Ceiling fans are ushering in the winds of change at the heart of Indian ceramic industry
Home to 225 ceramic units, Thangadh as an industrial town has seen the most flourishing business in manufacturing and exporting sanitaryware. Shunning traditional ways of manufacturing, the sanitaryware sector is now embracing new technology.
But looks, as they say, are deceptive. Perhaps, Thangadh, which is popularly dubbed as the ‘ceramic town’ can vouch for that. Home to 225 ceramic units with product categories such as sanitaryware, refractories, wall tiles and art tiles in its kitty, this industrial town has seen the most flourishing business over time in sanitaryware. It is also one of the 12 energy-intensive MSME clusters covered under the GEF-UNIDO-BEE project, which looks at selected clusters in India to promote energy efficiencies.
It isn’t surprising to understand why the spotlight is on this small town that is tucked away from the city humdrum. Out of the total sanitaryware exports from India, 70% is from Thangadh with African, Gulf and Arabic regions making up major markets. Reasons such as easy availability of raw material and labour being reasonably cheap are factors that aid the town’s growth. “The cost of the production is very less and quality produced is accepted in the major export markets. This makes exports from here being higher,” says Ashwin Maru, Production and Export Executive at Thangadh-based Sunrise Pottery Works, a leading exporter and manufacturer of ceramic products.
The factory shows off a range of sanitaryware in different colours, shapes and sizes customised as per the export market demand. Maru narrates their story of how the company started off with manufacturing cup saucers, dishes and plates when established in 1976. “We started sanitaryware in 1982 and till date, we are exporting our goods to various countries by taking many steps to upgrade our products,” he reminisces.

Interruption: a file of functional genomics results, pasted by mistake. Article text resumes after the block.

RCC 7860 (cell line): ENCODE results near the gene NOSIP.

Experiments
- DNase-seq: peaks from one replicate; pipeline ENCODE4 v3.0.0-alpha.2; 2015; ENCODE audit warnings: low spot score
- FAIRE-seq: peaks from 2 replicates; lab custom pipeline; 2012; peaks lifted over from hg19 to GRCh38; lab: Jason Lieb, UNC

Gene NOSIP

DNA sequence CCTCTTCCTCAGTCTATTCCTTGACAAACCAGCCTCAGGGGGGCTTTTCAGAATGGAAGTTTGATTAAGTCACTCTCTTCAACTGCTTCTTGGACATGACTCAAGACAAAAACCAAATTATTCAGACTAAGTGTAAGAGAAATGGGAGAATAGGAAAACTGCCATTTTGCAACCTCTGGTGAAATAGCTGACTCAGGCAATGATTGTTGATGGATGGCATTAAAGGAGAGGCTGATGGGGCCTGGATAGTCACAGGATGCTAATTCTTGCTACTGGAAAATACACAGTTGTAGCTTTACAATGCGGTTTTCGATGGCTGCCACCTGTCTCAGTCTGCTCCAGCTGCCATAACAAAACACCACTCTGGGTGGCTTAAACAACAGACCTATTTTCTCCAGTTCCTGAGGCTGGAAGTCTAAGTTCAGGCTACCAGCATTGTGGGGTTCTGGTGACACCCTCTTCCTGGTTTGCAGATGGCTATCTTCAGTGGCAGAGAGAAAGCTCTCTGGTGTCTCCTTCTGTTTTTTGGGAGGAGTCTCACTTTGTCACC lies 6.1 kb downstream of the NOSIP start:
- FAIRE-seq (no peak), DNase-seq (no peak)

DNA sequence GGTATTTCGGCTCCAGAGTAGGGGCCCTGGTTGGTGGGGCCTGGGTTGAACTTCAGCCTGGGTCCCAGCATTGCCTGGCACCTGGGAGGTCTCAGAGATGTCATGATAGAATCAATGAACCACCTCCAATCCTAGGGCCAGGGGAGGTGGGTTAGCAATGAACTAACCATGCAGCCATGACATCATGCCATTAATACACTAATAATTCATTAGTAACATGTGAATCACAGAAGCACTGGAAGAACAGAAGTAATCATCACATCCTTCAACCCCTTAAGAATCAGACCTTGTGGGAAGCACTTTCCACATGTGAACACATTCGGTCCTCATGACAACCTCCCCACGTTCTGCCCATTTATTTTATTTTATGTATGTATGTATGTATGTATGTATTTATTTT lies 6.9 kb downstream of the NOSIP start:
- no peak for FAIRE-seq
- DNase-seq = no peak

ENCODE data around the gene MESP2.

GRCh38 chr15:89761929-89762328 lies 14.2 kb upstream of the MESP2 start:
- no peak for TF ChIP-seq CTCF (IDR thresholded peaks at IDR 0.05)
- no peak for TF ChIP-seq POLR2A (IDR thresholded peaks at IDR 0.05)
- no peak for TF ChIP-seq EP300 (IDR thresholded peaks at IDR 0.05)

Conventional processes are failing
The association with UNIDO-BEE came through five years ago for the cluster and the project aimed at supporting MSME units in implementing a range of energy conservation measures. For instance, 15,000 conventional ceiling fans were replaced with 15,000 energy efficient ceiling fans. “More than 60% of energy was saved by the change of fans. These are Brushless Direct Current (BLDC) fans from Mumbai as opposed to the rewinding ones that existed previously,” highlights Maru.
A crucial stage in the manufacturing process is the shaping of sanitary ware by putting the clay in Plaster-of-Paris moulds. The moulds need to be completely dry within a span of 24 hours for the next step of the shaped item to be cast. Earlier conventional ceiling fans were used in the drying process which were low on energy efficiency and consumed around 75 Watts power per day. After replacing the fans in factories to 28 Watt BLDC fans, a 60% saving on electricity was noticed, which translates to a saving of Rs 15,000 per month.
There have been other changes as well that have created an impact. Installation of rooftop solar power systems in ceramic units to produce solar electrical energy totalling 1100 KW, low thermal mass car in tunnel kiln, use of new technologies such as high speed blunger technology in place of ball mills have also led to cost and energy savings in the units.